My colleague and friend Robert Zaller, whose observations are always of interest, seems to have gotten it wrong with respect to the newly designed Drexel campus in his editorial of Oct. 10. He writes that “[t]he plaza in front of MacAlister-Creese, which, granted, was a concrete wilderness, has now become an equally unbecoming concrete playground with chairs and tables set out for casual dining or whatever …” He laments that the construction site for the new area bore the slogan “Live. Dine. Shop,” instead of “Study. Learn. Educate.”
I disagree. Far from inhibiting education, the newly configured Drexel spaces are supportive of it. It used to be that any foray outside our buildings meant entering a wasteland. There was nowhere for students, staff and faculty to congregate; no congenial restaurants and coffee shops; no places to discuss the mysteries of the universe, an idea for a new app, or the prospects facing the Eagles. Now, you see such gatherings and hear such conversations all the time. This is due to the transformation of Drexel’s indoor and outdoor spaces.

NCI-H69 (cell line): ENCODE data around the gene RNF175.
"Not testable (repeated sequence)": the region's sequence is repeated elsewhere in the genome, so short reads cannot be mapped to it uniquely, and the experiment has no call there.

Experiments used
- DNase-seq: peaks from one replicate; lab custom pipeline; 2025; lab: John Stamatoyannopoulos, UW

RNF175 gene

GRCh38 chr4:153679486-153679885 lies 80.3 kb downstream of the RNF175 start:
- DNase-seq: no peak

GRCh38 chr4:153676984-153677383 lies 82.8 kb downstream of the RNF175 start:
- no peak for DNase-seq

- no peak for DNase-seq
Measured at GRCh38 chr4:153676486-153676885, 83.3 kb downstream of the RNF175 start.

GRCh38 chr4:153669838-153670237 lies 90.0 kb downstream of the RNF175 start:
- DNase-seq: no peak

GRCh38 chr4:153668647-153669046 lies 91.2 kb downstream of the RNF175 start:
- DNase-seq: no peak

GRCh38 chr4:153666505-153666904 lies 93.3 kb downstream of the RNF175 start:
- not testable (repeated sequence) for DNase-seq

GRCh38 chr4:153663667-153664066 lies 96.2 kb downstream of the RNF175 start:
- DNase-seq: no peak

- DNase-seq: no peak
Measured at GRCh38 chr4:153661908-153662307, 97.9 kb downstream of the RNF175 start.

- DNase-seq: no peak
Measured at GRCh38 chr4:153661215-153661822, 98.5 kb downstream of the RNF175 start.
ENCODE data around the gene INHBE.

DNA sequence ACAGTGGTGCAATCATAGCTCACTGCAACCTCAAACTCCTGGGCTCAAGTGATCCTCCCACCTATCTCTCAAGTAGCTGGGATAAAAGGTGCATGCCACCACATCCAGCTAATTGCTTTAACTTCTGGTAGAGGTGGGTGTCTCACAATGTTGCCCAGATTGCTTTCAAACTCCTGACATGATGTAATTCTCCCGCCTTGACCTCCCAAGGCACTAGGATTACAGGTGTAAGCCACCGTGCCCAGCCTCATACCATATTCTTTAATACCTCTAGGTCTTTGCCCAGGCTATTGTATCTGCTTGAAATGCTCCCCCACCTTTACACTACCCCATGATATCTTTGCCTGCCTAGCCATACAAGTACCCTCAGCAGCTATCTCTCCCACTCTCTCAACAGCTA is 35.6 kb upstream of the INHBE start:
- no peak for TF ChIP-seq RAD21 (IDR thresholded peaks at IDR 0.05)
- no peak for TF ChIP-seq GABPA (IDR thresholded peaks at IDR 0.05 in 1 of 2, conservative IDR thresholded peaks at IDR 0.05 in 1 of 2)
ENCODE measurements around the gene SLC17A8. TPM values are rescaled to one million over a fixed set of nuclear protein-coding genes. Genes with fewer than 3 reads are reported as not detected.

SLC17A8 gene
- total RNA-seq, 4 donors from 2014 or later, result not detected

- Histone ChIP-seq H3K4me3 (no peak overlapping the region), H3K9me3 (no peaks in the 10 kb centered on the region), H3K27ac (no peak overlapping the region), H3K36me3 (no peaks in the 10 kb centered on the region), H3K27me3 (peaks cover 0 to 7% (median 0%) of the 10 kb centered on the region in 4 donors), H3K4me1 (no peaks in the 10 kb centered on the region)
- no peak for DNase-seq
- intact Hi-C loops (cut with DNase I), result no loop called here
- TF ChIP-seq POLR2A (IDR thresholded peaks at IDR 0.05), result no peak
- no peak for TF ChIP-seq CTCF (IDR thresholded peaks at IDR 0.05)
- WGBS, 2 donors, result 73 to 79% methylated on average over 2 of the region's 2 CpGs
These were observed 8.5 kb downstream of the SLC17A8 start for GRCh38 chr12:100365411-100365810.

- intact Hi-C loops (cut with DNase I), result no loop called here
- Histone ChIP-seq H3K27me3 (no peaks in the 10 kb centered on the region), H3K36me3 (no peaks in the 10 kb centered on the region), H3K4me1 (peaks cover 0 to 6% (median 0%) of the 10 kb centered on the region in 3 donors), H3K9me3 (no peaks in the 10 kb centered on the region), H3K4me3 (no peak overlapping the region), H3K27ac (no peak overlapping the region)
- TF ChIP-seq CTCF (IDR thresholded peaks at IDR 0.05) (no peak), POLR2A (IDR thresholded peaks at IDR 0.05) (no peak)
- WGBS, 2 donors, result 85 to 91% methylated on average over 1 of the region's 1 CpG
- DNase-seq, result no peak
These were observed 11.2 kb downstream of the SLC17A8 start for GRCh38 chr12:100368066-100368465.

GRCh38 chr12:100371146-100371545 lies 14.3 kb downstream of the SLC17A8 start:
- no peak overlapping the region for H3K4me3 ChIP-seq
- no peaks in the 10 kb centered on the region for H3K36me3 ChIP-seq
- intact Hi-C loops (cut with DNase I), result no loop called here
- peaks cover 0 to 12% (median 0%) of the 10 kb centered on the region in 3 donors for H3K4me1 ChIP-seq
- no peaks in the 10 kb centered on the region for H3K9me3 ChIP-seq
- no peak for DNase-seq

Drexel is an urban university. It has grown rapidly in recent years. Beautifying it has been a challenge. Yet I think great strides have been made. What we have now is an inviting campus that doesn’t try to disguise its urban nature in pretentious, Ivory Tower architecture.
The slogan “Live. Dine. Shop.” is not antithetical to “Study. Learn. Educate.” In our current society, a university that acknowledges the appeal of these first imperatives is more likely to lead students to the second.
Paula Marantz Cohen
Dean, Pennoni Honors College
Distinguished Professor of English